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Topic # 99371 18-Mar-2012 08:47
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I've decided to make a lifestyle change and force myself to gym just by going to work and esp - returning home.

I live on the hills in dunedin urban, and in winter it is gritted.

Should I -

1) get hybrid bike ($599, disc brakes, down from $999) and not ride in winter
2) pay $950 (down from $1900) for a good MTB and try to ride on the grit down the hill

Which one will climb hills better - the forward leaning position of the MTB?
Is it safe to ride a MTB or even a hybrid with semi slicks down the hill when gritted?
Is the MTB safer in wet weather?

I've actually bought the hybrid but had these questions after googling - and my bum is super sore! might need new seat :)     




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  Reply # 596679 18-Mar-2012 08:49
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to add - the hybrid has cable disc brakes
the MTB mentioned has hydraulic disc brakes

ONE MORE question -
the MTB has "upgraded" shifters - do they actually shift better than my trigger shifter which doesn't shift properly when under tension pedalling up hill? on the flat seems to be fine but going uphill doesn't downshift properly




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  Reply # 596753 18-Mar-2012 14:29
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It's a bit confusing as to what you mean by Hybrid. I assume you mean a bike that is more in the style of a comfort bike? i.e. a more upright position, with higher handle bars, and with tyres that have a slick strip in the middle of the tyre?

Can you provide a link to the model you have bought?

Slick tyres are generally more suited to urban environments, and will be fine on urban hilly roads in dry weather, and probably also in rain as well. However, in icy conditions, both styles of tyres (slick and MTB style knobbly tyres) aren't going to fair all that well. The MTB style tyres will most likely do slightly better than the slick tyres, but only marginally. Icy conditions are just so damn dangerous on a bicycle, mainly because if you lose your centre of balance, it's all over; but also because if a nearby car loses control, a cyclist has little chance against a car.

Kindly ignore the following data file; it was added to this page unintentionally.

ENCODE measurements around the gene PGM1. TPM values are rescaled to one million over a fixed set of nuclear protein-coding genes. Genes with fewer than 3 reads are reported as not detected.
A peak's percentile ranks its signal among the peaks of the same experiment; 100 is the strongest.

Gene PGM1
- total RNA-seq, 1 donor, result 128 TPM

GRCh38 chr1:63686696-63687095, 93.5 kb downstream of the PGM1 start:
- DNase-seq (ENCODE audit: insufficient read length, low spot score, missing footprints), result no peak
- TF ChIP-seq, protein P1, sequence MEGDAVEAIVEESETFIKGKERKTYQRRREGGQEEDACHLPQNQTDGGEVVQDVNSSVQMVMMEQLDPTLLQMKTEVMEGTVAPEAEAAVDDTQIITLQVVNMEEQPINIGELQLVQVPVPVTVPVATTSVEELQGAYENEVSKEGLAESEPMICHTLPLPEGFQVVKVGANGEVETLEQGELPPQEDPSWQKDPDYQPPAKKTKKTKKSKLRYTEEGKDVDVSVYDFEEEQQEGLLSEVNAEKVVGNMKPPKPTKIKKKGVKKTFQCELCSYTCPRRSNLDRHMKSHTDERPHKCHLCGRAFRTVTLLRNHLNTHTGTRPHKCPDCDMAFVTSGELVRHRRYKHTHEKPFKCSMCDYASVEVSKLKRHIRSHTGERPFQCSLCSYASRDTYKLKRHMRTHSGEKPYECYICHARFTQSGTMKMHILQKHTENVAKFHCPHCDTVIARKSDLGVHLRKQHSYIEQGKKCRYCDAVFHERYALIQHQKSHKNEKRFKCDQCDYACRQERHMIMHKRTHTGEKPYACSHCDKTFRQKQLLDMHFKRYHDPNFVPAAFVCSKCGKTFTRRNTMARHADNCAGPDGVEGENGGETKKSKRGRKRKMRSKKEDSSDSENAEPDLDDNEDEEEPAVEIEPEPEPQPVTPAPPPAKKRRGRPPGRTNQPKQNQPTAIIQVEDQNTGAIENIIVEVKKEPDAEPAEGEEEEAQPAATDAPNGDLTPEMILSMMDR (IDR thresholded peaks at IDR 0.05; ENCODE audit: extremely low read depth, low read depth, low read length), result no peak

Again, what do you mean by "upgraded" shifters. What style shifter are they?

I have hydraulic disc brakes on my MTB, and they perform really well. I've also used a bike that has cable disc brakes, and they also worked really well, maybe only slightly less sensitive than hydraulic.
The most likely difference between cheaper cable disc brakes, and more expensive hydraulic disc brakes is that you are likely to find the cable disc brakes only have one side of the disc calliper that actually moves. That is to say, one side of the disc pad is stationary, whilst the other side moves and ever so slightly bends the disc to "sandwich" the disc the between the two disc pads to enable the friction for braking.

Seat wise: I actually found the stock seat that came with my MTB to be the best. It's actually quite a "hard" seat, also quite narrow as well. I tried a few different seats, including quite a wide gel seat, and also a medium wide/medium hardness seat, but they just didn't seem all the comfortable. But that is probably because it is a mountain bike with a more "forward" position. The wider style seats probably weren't conducive to that style of "forward" seating position. For a more upright bike, it might be just fine.